According to a hair clinic in London, male pattern alopecia affects approximately 50% of men. The percentage rises to about 80% of men who experience some form of hair loss once they reach or pass 80 years old. The treatment and types vary, knowing that these allow you to take the necessary steps to prevent further loss or stop it altogether.
This form is the most common one found in men; the likely cause of this type is genetic, some of its characteristics include loss, gradual thinning and weakening of hair, and a receding hairline. Over time the loss moves to the crown from the front of your head, forming an M shape. The ailment shortens and weakens strands, and makes it difficult or impossible for the shafts to grow new, healthy hair.
Hair goes through a natural cycle throughout a person’s life; the anagen phase is the time when follicles grow hair, while the telogen phase is when it reaches a resting period. Some strands go in and out of both phases, and others fall out. As a person ages, both phases of growth and rest slow down, while the falling out continues at its normal or accelerated rate.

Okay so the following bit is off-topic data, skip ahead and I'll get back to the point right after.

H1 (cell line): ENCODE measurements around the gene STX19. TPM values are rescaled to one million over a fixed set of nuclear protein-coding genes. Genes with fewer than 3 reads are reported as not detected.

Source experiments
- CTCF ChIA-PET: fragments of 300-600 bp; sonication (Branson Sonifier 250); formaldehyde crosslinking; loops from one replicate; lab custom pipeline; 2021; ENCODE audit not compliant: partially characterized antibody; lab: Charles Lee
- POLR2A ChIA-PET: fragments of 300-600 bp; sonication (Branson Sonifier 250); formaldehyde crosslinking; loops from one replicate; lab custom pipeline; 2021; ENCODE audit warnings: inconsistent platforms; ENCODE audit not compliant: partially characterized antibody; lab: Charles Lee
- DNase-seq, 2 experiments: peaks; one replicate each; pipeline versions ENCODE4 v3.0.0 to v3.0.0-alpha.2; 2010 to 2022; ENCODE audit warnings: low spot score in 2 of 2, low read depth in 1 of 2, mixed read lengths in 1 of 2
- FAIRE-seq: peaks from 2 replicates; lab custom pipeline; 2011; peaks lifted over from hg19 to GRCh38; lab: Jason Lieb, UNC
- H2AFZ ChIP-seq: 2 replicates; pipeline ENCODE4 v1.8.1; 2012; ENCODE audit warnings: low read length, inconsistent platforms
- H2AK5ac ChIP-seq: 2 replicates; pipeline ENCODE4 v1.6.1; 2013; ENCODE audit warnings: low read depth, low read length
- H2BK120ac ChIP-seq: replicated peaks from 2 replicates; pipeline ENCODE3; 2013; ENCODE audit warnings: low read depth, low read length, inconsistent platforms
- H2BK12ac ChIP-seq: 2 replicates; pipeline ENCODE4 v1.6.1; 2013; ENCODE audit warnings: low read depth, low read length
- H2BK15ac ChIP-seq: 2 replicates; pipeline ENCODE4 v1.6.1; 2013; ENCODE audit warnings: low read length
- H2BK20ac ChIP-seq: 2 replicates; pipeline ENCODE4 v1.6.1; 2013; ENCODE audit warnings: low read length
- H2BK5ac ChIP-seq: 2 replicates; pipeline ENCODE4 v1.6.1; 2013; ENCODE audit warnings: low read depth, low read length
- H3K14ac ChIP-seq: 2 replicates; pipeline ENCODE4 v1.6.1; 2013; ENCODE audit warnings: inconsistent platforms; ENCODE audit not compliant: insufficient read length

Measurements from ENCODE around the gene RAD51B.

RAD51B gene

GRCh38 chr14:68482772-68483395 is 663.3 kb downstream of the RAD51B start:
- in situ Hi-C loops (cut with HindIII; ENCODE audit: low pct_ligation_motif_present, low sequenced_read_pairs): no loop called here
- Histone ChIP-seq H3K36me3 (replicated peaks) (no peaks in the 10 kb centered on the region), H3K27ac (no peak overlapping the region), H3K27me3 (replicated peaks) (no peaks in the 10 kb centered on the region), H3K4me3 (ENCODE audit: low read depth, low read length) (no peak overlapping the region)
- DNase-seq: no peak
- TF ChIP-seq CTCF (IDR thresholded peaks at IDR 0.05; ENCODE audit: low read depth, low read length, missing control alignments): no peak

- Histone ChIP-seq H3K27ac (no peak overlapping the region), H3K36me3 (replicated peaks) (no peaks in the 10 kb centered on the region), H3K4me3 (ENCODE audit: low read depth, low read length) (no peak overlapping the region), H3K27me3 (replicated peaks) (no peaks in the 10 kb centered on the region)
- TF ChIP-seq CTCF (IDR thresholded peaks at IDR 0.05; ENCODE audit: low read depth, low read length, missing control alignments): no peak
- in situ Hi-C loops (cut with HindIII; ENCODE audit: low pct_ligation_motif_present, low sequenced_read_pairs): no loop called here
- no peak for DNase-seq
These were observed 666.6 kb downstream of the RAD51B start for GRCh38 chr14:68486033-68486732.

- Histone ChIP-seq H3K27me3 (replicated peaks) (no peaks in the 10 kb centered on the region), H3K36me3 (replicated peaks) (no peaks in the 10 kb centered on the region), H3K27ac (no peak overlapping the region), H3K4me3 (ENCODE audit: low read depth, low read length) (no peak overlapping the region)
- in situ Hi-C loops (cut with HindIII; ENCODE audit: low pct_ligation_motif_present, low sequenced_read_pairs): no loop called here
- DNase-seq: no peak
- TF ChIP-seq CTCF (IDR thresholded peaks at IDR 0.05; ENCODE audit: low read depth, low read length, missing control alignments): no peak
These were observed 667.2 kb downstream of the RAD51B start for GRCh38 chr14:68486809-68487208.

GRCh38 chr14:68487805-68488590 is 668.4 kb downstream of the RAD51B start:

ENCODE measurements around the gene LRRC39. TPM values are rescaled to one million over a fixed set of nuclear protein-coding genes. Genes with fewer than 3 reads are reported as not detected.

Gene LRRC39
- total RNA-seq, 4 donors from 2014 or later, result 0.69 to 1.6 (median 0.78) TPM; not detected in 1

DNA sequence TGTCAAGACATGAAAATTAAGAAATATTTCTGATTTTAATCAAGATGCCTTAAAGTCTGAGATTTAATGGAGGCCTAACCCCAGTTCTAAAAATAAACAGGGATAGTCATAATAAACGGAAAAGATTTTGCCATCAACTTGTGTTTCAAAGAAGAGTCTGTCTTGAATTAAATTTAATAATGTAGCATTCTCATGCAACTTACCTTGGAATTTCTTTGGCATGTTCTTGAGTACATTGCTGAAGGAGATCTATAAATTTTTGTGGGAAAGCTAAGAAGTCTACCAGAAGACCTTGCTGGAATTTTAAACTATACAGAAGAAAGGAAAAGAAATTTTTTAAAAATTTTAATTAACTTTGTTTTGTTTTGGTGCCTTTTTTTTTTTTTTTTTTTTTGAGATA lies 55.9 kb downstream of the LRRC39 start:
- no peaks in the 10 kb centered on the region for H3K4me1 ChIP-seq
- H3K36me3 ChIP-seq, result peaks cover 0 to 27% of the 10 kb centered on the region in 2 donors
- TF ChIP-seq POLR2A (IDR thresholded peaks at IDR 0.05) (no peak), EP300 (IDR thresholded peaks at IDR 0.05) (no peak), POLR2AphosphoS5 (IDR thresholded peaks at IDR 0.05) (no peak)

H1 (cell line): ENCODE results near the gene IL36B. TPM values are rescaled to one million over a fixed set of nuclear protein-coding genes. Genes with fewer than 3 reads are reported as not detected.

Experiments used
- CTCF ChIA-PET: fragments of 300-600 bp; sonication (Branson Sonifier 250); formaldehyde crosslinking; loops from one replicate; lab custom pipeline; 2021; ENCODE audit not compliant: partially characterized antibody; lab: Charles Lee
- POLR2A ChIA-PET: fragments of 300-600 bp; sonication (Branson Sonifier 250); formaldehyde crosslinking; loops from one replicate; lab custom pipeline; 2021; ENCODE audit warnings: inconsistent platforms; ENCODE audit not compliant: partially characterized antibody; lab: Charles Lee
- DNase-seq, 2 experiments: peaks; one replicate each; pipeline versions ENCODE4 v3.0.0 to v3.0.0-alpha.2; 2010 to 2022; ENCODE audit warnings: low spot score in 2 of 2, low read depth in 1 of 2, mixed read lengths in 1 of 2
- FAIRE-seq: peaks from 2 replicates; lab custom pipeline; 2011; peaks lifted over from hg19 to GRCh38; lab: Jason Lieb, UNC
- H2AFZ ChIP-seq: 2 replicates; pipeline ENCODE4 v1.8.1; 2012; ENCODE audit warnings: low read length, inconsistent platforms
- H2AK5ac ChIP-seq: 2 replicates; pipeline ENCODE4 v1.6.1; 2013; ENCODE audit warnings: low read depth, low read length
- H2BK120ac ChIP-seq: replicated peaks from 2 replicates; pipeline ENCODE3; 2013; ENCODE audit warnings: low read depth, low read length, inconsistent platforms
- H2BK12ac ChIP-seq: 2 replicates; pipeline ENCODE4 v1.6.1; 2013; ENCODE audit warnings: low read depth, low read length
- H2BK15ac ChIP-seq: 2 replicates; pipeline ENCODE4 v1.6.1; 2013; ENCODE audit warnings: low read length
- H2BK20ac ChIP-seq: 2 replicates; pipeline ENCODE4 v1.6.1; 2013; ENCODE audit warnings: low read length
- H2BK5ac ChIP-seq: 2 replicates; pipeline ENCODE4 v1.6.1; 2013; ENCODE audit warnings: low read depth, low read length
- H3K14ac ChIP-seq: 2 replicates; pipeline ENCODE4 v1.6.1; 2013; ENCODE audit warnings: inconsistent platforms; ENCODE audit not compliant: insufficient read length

This is a rare type of alopecia, unlike other forms of hair loss, genes or autoimmune disorder does not cause it. This is a result of skin disorders like burns, rashes and/or radiation poisoning. Also known as scarring alopecia, some of its characteristics include scarring in different parts of the body other than the scalp, flaky skin, burning sensations and inflammation. The loss is permanent, and treatment may take longer; however, patients can opt for wearing a wig or a hair transplant.
These are some of the hair loss ailments men can get, whether genetically or because of certain risk factors. When you see some of the symptoms happening to you, consult with an expert to determine which treatment to take.